In last week’s Six Myths About Six Pack Abs, I debunked several myths about ab training, but left lots of questions remaining about what actually constituted “good” ab training. Today, we fix that.
Functional Anatomy Of The Abs
There are several muscles that make up the abdominal area, but to keep it simple, we’ll discuss them in three groups:
- Rectus Abdominis – Runs vertically down the center of the abdomen. Flexes the trunk and resists extension of the trunk. Makes the visible “six pack.”
- Internal & External Obliques – Make up the side of the core area (the love handle region). Perform and resist side flexion and lumbar spinal rotation (side bending and core rotation).
- Transversus Abdominis – Wraps around the core area. Maintains intra-abdominal pressure. Full explanation here.
Important to note here is that while the RA and Obliques are capable of creating motion at the lumbar spine (low back), their ultimate purpose is to stabilize the area, not mobilize it. The low back needs stability to be healthy – it isn’t designed for much motion, let alone repetitive motion.
Why Train The Abs
While we may have dissed ab training as a sure-fire way to get a six pack, there are still plenty of reasons to include ab training in your programs:
- Increase strength and performance in many exercises (you can’t squat or deadlift heavy without a strong core) and sports
- Prevent and reduce low back pain
- Improve posture (reduce anterior pelvic tilt)
See transversus training for more info
What Not To Do
Crunches. Side bends. Sit-ups. Why? Did you even read the functional anatomy section?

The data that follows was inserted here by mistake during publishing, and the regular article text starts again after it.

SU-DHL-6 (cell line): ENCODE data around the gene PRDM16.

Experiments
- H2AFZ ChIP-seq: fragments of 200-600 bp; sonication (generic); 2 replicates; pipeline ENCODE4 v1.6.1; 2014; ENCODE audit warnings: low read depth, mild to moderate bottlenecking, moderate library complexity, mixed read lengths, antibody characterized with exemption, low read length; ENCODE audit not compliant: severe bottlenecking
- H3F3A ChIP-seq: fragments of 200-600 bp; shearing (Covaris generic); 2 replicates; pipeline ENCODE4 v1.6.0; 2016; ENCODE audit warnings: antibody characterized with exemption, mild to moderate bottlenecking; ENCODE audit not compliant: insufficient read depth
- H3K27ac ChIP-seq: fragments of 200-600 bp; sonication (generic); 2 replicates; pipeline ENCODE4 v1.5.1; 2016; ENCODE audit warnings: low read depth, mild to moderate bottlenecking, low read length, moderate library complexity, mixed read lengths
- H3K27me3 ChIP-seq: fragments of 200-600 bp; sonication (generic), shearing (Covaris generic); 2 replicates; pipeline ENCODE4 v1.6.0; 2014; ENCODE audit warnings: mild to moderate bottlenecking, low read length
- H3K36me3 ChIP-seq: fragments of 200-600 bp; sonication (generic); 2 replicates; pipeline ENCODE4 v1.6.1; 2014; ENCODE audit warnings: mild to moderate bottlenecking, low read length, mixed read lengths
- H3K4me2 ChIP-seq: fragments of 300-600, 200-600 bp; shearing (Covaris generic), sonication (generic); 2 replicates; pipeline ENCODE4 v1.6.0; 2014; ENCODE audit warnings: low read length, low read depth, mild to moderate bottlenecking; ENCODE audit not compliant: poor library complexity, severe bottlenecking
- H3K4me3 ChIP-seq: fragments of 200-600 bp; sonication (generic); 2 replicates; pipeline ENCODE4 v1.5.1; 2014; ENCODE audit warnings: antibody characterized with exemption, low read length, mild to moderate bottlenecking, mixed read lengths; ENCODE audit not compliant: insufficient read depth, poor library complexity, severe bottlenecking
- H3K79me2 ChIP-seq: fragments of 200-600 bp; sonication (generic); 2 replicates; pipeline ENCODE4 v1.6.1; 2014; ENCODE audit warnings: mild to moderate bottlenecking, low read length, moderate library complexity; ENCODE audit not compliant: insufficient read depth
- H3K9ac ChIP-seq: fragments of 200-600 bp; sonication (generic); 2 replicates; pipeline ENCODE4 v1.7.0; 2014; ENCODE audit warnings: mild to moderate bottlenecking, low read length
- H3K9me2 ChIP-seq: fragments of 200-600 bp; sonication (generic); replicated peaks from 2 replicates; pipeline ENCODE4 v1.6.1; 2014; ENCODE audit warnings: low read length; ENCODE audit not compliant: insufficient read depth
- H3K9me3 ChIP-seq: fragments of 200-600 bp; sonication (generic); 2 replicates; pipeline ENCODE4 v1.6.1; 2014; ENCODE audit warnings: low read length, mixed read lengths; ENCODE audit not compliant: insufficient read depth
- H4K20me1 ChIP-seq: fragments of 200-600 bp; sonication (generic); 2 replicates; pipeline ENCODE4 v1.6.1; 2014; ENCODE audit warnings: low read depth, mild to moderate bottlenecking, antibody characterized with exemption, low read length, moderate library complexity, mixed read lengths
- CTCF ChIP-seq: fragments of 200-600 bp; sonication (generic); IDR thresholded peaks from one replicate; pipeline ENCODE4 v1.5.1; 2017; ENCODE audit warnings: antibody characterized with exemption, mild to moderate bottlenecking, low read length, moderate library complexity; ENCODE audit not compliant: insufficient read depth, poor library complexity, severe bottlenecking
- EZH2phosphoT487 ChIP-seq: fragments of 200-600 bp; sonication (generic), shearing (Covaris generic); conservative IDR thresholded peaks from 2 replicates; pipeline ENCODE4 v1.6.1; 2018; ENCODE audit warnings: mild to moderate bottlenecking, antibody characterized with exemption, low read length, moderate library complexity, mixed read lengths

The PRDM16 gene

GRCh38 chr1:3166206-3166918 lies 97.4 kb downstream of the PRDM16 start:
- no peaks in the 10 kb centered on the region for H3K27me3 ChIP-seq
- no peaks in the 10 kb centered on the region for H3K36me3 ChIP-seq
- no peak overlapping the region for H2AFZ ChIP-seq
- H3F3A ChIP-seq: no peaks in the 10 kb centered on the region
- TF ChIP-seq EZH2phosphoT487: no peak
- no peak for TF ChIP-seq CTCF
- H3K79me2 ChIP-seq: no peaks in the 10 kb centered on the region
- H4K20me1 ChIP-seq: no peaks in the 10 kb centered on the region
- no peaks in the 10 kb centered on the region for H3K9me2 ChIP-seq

The lumbar spine is only meant to move through a very limited range of motion. The major function of the abdominals is to stabilize the core area – preventing excess motion. Crunches, side bends, and the like move the spine through potentially unsafe flexion and extension cycles.
Additionally, crunches are a great way to re-enforce the hunched-shoulder, forward-head posture that most of us already struggle with due to sitting at desks all day. Resist the urge!
Effective Ab Training
So how should we train the abs to stabilize the lumbar spine? In several planes:
- Anti-Lateral Flexion
- Hip Flexion (with Neutral Spine)
Here are some example exercises:
- Ab Rollouts
- Waiter Carries
- Suitcase Holds
- Pallof Press
- Pallof Press Iso Holds
Hip Flexion (with Neutral Spine)
- Prone Jackknives on Swiss Ball
Something for everything:
- Split Stance Cable Lift – involves anti-extension, anti-lateral flexion, and anti-rotation
Get Your Abs On
Start training your abs like this for improved performance, posture, and strength. For more info on effective ab training, check out these resources:
- Understanding Your Abs, Part 1 (Mike Robertson)
- Understanding Your Abs, Part 2 (Mike Robertson)
- Up The Ab Ante (Conor Nordgren)
- Ab Training for Absolute Bada$es! (Bret Contreras)